There’s no doubt that the Scriptures are full of challenges to the reader. This is especially true in the account of Paul’s message to the people of Athens recorded for us in Acts 17:16-34. While the Athenians had many gods that they wished to acknowledge, their altar to the ‘Unknown God’ gave the Apostle Paul a great opportunity to address their ignorance and tell them of the God to whom all must respond with repentance and faith, as Ryan Smith explains as he opens up the text.
The Christian Church has been long divided over whether or not the children of Christians should receive the sacrament of baptism or not. As a Presbyterian Church we believe they should, and that the covenant promises of God to Abraham still stand. While this is an important aspect of what we believe, it is still not the gospel and not worth breaking faith over. Even so, God’s promise of salvation is to ‘you and your children’ (Acts 2:39)
Being incarcerated for preaching the gospel of Jesus would be no fun. Especially not if you were being held there until your imminent execution. While that was the case for the Apostle Peter in Acts 12:1-25, God had other plans and these plans not only brought about peter’s release, they also served to spread the gospel message of Jesus even further than before. The whole incident brought two things together as well – the mystery of the will of God and the prayers of His people – somehow they fit together!
We currently live in a super-hero obsessed culture and it can often affect the way we think about sharing the message of Jesus. We can fall into the trap of thinking the apostles are like ‘super-Christians’ and sharing Jesus is for other ‘super-Christians’, [pastors, trained-evangelists, extroverts, people gifted in talking and sharing]. We often think “I’m ordinary, I’m unimpressive, I’m unequipped, I can’t do it, Jesus can’t be expecting anything from me”. But according to Acts 1:1-11, Jesus is the real hero of the book of Acts. We don’t need to be super or a hero, but just need to be used by Him.
The story of Philip and the Ethiopian eunuch in Acts 8:26-40 is certainly an intriguing one for many reasons. Who was this eunuch? How was it that he was reading the Old Testament Scriptures? And what can we learn from Philip’s example about being ready to speak the gospel in all circumstances, even the strange ones?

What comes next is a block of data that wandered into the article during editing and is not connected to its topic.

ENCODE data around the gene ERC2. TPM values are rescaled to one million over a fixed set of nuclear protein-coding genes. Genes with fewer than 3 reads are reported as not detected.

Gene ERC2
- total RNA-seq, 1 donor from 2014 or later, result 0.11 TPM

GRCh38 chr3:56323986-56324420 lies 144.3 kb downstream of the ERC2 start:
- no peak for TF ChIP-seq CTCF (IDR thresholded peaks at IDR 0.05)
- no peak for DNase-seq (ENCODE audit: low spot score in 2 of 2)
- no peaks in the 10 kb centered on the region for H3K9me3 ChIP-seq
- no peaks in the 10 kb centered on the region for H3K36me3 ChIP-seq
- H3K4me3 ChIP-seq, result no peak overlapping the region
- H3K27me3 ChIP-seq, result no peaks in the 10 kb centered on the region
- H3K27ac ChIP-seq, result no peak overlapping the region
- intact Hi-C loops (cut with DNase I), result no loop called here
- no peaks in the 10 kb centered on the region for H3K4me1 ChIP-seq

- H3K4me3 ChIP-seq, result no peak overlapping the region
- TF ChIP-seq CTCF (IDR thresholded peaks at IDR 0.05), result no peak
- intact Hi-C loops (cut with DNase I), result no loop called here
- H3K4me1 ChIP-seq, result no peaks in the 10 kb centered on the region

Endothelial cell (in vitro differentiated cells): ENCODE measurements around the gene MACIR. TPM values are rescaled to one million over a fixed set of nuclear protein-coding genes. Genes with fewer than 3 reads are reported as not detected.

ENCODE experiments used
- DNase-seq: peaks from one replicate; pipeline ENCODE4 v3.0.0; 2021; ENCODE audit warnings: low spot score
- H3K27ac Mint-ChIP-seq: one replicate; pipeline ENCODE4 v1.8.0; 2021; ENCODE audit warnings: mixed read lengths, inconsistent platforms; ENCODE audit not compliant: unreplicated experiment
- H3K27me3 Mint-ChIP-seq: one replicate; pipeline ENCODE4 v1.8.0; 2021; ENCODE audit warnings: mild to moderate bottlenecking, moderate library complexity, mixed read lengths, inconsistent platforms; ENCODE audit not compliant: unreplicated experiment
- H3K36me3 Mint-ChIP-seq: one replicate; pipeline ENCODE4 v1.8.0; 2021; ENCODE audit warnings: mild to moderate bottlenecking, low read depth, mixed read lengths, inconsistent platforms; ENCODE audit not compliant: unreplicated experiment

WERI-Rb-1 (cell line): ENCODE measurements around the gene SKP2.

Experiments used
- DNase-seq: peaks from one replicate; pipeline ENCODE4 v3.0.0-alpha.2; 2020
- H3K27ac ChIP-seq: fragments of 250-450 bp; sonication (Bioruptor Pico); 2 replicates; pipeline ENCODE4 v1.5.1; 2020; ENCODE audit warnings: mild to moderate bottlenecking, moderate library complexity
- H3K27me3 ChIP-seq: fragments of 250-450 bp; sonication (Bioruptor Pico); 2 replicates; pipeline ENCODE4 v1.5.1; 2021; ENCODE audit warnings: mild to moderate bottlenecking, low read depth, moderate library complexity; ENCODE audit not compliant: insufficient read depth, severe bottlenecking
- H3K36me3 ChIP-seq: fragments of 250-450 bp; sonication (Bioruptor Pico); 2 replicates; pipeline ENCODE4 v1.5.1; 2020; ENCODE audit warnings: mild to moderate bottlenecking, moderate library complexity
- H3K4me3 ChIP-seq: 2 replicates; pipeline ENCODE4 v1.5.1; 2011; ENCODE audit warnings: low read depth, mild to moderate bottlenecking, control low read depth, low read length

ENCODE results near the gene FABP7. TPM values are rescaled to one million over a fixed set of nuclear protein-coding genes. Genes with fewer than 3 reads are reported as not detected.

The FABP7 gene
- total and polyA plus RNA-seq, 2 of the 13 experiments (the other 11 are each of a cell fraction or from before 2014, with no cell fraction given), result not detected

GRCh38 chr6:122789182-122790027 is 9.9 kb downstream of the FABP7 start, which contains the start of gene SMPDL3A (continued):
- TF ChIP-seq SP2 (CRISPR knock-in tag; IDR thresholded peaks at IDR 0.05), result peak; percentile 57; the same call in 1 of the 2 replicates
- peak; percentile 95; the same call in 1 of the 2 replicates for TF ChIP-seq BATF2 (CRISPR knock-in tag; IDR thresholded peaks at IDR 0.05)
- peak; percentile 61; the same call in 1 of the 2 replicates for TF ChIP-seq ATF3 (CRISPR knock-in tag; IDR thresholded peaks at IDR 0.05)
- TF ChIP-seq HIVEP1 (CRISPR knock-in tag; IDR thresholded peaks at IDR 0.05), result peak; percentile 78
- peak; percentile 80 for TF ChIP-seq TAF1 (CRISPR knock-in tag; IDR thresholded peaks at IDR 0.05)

The text of Acts 1:1-11 brings together some of the main events following the resurrection of the Lor Jesus Christ on Easter Sunday. After Jesus had spent 40 days with the disciples, teaching them many things and explaining how the main theme of the Scriptures find their fulfilment in Him, while gathered with the disciples on the Mount of Olives, Jesus ascended bodily into heaven. The disciples were left standing there, gazing with wide eyes and open mouths, when 2 angels appeared to them, giving them a gentle rebuke to get them moving and a strong encouragement that the Jesus they had just seen leave would return again. In a world that seeks to undermine the this truth that all believers know, this return of Jesus (at a day and hour that no-one knows) is the well spring of our great hope.
In this message, Alan Canavan (with Wycliffe/SIL) highlighted the text of Acts 8:26-40 concerning the conversion of the Ethiopian man in the desert, illustrating his message with examples from his experience as a missionary in Papua New Guinea for over 20 years. As a linguist, Alan focused upon the imperative commands in the text and also touched upon the need to trust the Holy Spirit’s prompting to share the good news of the gospel with those outside of God’s Kingdom.
The text of Acts 20 concerns Paul’s meeting with the elders from Ephesus and his parting words to them. From this we can glean what Paul understood to be the role of an elder in God’s church. The elder is to minister to people with sincerity, handle the truth of the Word of God with care and protect the flock of God’s people with truth. No-one is perfectly suited to this high calling in themselves, yet this does not negate the fact the God calls and appoints men to lead His people. In the end being like Jesus the Chief Shepherd is what makes a man suitable for this noble task.